Presbytery of Cayuga-Syracuse
5811 Heritage Landing Dr., 2nd Floor
East Syracuse, NY 13057
Dear Friends of Cayuga-Syracuse Presbytery,
Welcome to this week's edition of our e-letter, Presbytery Matters. Our goal is to highlight things going on throughout the Church: within our Presbytery, in our congregations, as well as in the Synod of the Northeast and across the Presbyterian Church (U.S.A.). We hope that these are things that will be helpful, informative, challenging, encouraging and supportive. In other words, we hope that these things will matter. Your input is valued, and your comments are always welcomed.
We want to hear about the mission stories from our Presbytery's worshiping communities. What mission work are you involved in? How are your members working in the community? What story would you like to share with others in the Presbytery?
Send any mission stories from your congregation that you would like to
share to: CaySyrNews@gmail.com
Deadline is 12 p.m. on Wednesdays for the current week's edition of
We want to share your stories, missions, activities and more. Also, make sure to like our Facebook page by clicking the "Like us on Facebook" tab at the top of this letter.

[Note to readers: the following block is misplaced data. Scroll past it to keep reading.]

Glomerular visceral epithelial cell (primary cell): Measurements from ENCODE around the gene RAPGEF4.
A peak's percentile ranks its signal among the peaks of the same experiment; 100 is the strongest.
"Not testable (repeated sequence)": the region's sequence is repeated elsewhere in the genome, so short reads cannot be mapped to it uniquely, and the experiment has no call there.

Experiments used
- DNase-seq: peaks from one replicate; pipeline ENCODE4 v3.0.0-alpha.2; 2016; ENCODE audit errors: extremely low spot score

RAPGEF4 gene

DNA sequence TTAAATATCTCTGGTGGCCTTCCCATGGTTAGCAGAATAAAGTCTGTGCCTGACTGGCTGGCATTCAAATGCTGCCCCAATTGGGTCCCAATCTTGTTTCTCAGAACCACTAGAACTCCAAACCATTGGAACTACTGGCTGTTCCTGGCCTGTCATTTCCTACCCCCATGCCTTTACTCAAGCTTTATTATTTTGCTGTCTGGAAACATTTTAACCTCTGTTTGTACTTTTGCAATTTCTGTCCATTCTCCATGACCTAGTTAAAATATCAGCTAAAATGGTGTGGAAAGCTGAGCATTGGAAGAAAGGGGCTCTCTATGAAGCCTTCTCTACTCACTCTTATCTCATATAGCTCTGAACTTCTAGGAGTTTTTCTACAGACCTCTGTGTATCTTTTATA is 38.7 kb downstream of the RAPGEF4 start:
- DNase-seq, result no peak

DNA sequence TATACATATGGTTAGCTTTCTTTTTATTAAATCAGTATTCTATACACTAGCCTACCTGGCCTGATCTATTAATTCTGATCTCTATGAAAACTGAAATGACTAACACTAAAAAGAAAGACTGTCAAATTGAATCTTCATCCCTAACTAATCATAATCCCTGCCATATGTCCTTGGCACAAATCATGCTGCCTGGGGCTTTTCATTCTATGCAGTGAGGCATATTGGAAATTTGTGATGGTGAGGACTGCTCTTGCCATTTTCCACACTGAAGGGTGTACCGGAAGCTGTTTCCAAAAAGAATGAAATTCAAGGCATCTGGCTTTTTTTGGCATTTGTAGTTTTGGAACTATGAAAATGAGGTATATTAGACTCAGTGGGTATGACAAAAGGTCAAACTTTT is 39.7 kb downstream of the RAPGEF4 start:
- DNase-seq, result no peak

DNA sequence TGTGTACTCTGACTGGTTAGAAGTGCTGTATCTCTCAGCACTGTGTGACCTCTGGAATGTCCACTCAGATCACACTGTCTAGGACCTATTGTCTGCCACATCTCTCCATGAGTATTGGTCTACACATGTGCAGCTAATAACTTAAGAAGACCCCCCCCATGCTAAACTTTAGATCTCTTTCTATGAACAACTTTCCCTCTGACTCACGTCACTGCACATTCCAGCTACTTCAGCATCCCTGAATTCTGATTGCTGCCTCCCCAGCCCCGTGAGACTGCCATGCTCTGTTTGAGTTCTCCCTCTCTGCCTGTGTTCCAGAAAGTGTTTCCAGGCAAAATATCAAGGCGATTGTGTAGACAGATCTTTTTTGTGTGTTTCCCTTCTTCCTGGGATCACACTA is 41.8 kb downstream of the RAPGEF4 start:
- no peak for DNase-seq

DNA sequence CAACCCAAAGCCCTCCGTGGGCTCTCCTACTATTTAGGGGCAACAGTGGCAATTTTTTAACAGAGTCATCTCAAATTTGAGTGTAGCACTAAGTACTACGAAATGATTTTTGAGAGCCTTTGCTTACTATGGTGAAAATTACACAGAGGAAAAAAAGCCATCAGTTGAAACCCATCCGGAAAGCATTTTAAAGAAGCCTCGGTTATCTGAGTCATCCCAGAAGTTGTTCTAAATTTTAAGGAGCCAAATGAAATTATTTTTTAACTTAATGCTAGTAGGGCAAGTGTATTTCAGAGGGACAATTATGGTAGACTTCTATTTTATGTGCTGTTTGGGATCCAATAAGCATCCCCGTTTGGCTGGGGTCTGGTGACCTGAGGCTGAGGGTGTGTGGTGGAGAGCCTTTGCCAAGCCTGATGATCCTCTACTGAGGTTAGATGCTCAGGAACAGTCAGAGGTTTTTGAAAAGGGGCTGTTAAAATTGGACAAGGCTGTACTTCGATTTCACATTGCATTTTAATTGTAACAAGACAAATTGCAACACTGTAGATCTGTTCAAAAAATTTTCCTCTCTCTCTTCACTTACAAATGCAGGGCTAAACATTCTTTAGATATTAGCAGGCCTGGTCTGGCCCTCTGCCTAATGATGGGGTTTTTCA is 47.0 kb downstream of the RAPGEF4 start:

Joys and Concerns around the Presbytery
In our prayers together this week...
- Please keep Robert Conine, Elder with Westminster Church in Syracuse, in your prayers. Robert is battling cancer.
- Please keep Monica Styron and her mother in your prayers. Monica's mother suffered a stroke recently in Massachusetts. Her condition has improved and has been transferred to rehab. Please keep the family in your prayers.
- Please pray for the Rev. Ed Kang and his family. Ed, his wife Mae and daughter Michelle are all being treated for various cancers, and Mae and Michelle are recovering from recent surgeries.
- Please pray for James Russell, a member of Westminster Syracuse. He is battling esophagus cancer.
- Please pray for all those impacted by fires and other natural disasters.
- Please continue to pray for all those who lost their lives due to COVID-19.
In the cycle of prayer our Presbytery, please pray for these congregations, faith communities,and individuals: Taunton, Syracuse; Westminster, Syracuse; First, Weedsport; Whitelaw
If you'd like to share a particular joy or concern with the Presbytery, please contact: CaySyrNews@gmail.com